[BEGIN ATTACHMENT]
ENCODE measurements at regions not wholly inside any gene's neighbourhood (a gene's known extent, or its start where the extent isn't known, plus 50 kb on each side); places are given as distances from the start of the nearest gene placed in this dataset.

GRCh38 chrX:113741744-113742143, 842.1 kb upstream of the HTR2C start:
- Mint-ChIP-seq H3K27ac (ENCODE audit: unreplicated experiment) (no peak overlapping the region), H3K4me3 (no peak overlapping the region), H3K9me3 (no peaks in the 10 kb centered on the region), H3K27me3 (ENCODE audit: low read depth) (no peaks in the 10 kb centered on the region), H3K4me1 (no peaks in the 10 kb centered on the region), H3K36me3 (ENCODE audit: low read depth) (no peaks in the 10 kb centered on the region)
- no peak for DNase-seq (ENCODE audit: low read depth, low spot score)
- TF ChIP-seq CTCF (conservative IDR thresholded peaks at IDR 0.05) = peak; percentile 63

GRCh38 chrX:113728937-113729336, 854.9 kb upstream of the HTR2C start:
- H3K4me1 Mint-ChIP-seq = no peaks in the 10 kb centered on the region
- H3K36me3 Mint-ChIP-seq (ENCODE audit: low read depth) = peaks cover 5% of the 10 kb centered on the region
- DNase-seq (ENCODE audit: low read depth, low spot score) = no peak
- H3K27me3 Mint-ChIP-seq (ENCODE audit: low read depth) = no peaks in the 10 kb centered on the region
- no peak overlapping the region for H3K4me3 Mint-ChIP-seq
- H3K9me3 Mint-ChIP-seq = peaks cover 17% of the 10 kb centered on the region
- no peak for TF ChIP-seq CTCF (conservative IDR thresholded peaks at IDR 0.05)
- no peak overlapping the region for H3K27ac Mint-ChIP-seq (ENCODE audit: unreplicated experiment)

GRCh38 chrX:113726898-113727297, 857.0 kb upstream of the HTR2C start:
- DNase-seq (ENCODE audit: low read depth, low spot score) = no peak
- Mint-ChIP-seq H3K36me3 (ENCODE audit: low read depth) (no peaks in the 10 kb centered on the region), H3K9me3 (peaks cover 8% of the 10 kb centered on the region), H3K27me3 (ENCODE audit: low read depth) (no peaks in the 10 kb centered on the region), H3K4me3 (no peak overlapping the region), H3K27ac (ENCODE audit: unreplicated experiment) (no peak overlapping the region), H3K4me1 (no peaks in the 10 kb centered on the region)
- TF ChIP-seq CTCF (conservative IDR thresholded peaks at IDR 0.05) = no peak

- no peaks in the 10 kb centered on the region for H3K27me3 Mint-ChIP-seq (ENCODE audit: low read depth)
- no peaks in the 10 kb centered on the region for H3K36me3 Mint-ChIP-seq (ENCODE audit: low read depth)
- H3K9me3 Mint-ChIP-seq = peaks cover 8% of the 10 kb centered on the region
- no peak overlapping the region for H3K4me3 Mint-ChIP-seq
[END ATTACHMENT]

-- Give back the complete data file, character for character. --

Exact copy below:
ENCODE measurements at regions not wholly inside any gene's neighbourhood (a gene's known extent, or its start where the extent isn't known, plus 50 kb on each side); places are given as distances from the start of the nearest gene placed in this dataset.

GRCh38 chrX:113741744-113742143, 842.1 kb upstream of the HTR2C start:
- Mint-ChIP-seq H3K27ac (ENCODE audit: unreplicated experiment) (no peak overlapping the region), H3K4me3 (no peak overlapping the region), H3K9me3 (no peaks in the 10 kb centered on the region), H3K27me3 (ENCODE audit: low read depth) (no peaks in the 10 kb centered on the region), H3K4me1 (no peaks in the 10 kb centered on the region), H3K36me3 (ENCODE audit: low read depth) (no peaks in the 10 kb centered on the region)
- no peak for DNase-seq (ENCODE audit: low read depth, low spot score)
- TF ChIP-seq CTCF (conservative IDR thresholded peaks at IDR 0.05) = peak; percentile 63

GRCh38 chrX:113728937-113729336, 854.9 kb upstream of the HTR2C start:
- H3K4me1 Mint-ChIP-seq = no peaks in the 10 kb centered on the region
- H3K36me3 Mint-ChIP-seq (ENCODE audit: low read depth) = peaks cover 5% of the 10 kb centered on the region
- DNase-seq (ENCODE audit: low read depth, low spot score) = no peak
- H3K27me3 Mint-ChIP-seq (ENCODE audit: low read depth) = no peaks in the 10 kb centered on the region
- no peak overlapping the region for H3K4me3 Mint-ChIP-seq
- H3K9me3 Mint-ChIP-seq = peaks cover 17% of the 10 kb centered on the region
- no peak for TF ChIP-seq CTCF (conservative IDR thresholded peaks at IDR 0.05)
- no peak overlapping the region for H3K27ac Mint-ChIP-seq (ENCODE audit: unreplicated experiment)

GRCh38 chrX:113726898-113727297, 857.0 kb upstream of the HTR2C start:
- DNase-seq (ENCODE audit: low read depth, low spot score) = no peak
- Mint-ChIP-seq H3K36me3 (ENCODE audit: low read depth) (no peaks in the 10 kb centered on the region), H3K9me3 (peaks cover 8% of the 10 kb centered on the region), H3K27me3 (ENCODE audit: low read depth) (no peaks in the 10 kb centered on the region), H3K4me3 (no peak overlapping the region), H3K27ac (ENCODE audit: unreplicated experiment) (no peak overlapping the region), H3K4me1 (no peaks in the 10 kb centered on the region)
- TF ChIP-seq CTCF (conservative IDR thresholded peaks at IDR 0.05) = no peak

- no peaks in the 10 kb centered on the region for H3K27me3 Mint-ChIP-seq (ENCODE audit: low read depth)
- no peaks in the 10 kb centered on the region for H3K36me3 Mint-ChIP-seq (ENCODE audit: low read depth)
- H3K9me3 Mint-ChIP-seq = peaks cover 8% of the 10 kb centered on the region
- no peak overlapping the region for H3K4me3 Mint-ChIP-seq